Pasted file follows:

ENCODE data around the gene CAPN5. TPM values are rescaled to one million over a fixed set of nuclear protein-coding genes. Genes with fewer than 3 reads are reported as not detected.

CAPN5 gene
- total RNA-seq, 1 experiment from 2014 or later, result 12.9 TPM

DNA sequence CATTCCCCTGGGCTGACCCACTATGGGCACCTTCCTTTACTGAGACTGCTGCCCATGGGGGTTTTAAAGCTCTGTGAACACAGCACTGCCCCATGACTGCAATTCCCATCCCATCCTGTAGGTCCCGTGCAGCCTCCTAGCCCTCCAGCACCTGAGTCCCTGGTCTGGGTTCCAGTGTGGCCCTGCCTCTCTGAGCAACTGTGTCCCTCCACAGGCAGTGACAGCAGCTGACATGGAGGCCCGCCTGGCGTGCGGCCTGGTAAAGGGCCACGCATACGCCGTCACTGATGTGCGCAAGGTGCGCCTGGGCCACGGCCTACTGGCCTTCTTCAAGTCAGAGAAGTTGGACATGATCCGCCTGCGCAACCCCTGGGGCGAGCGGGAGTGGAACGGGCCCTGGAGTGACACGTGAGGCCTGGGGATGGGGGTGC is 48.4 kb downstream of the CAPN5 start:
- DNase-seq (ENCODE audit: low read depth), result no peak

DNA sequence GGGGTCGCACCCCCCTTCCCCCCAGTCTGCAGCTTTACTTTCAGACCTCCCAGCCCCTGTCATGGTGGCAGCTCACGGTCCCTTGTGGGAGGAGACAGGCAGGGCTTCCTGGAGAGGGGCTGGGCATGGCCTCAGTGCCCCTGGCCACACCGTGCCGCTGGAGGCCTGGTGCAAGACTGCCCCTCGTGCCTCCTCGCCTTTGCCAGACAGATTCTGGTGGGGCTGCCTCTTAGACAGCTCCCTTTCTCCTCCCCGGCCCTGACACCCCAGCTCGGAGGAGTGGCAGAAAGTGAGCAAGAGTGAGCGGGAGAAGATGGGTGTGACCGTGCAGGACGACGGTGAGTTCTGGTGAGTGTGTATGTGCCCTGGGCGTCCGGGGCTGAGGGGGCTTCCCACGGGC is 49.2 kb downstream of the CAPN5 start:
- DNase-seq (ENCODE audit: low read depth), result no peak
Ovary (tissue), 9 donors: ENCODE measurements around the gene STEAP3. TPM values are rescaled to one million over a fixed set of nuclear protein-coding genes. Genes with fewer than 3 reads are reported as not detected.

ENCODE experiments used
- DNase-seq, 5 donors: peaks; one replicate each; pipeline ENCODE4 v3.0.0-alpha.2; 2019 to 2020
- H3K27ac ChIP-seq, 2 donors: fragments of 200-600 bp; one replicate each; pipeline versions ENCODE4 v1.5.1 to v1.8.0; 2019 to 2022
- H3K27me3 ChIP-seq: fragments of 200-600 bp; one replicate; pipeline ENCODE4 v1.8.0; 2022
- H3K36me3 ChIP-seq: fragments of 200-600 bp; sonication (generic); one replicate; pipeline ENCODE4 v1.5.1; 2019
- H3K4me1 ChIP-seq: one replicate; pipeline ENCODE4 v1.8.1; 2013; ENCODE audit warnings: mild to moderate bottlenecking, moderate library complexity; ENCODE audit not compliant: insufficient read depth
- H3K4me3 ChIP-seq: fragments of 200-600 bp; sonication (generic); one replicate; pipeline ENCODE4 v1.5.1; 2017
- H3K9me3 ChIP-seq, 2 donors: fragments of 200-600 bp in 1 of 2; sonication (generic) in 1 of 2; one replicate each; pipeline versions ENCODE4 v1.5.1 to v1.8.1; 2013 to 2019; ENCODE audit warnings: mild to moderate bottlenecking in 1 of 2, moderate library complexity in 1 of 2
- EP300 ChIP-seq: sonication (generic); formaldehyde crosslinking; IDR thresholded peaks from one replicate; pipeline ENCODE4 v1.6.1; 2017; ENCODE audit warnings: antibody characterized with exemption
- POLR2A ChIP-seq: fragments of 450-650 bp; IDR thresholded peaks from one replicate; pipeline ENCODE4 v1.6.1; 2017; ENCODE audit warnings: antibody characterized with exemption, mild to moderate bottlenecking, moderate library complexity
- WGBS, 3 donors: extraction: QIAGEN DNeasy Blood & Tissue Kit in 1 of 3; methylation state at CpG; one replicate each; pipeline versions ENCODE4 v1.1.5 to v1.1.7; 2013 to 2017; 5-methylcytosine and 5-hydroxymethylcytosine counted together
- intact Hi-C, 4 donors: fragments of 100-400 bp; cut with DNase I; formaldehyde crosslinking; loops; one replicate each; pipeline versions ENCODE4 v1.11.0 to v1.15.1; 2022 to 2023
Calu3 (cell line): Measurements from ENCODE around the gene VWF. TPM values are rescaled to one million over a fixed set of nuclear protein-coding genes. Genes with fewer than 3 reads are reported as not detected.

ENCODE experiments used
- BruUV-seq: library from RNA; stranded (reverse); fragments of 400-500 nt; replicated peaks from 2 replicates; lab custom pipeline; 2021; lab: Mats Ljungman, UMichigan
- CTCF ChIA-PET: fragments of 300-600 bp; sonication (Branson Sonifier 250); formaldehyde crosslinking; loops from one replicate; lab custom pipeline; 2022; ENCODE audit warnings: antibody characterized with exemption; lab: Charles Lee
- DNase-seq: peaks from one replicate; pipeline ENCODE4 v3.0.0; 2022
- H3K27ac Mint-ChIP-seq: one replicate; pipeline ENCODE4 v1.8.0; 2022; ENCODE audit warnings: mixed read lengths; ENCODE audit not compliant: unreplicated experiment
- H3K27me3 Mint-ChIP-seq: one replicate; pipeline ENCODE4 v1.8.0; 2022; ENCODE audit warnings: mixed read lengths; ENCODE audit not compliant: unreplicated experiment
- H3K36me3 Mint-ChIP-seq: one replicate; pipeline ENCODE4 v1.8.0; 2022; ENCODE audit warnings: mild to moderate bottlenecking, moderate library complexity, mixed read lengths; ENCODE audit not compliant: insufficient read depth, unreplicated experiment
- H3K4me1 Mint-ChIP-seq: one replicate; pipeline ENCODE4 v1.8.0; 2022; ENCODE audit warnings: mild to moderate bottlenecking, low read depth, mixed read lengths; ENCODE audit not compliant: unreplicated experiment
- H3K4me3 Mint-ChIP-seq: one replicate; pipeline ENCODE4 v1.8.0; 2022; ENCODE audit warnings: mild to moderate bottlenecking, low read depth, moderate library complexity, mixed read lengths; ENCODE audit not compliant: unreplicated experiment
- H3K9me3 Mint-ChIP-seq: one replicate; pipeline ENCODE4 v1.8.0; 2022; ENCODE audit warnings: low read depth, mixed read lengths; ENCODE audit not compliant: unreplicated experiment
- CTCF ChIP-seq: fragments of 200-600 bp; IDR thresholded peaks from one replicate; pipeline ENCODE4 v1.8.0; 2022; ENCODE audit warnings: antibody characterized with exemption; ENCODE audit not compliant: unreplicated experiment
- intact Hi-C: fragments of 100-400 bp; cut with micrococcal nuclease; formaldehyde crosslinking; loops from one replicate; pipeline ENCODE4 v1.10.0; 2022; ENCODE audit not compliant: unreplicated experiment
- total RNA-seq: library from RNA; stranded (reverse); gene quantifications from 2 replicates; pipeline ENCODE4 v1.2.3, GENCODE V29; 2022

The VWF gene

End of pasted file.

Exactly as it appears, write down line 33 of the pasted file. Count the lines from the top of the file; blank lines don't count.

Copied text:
- intact Hi-C: fragments of 100-400 bp; cut with micrococcal nuclease; formaldehyde crosslinking; loops from one replicate; pipeline ENCODE4 v1.10.0; 2022; ENCODE audit not compliant: unreplicated experiment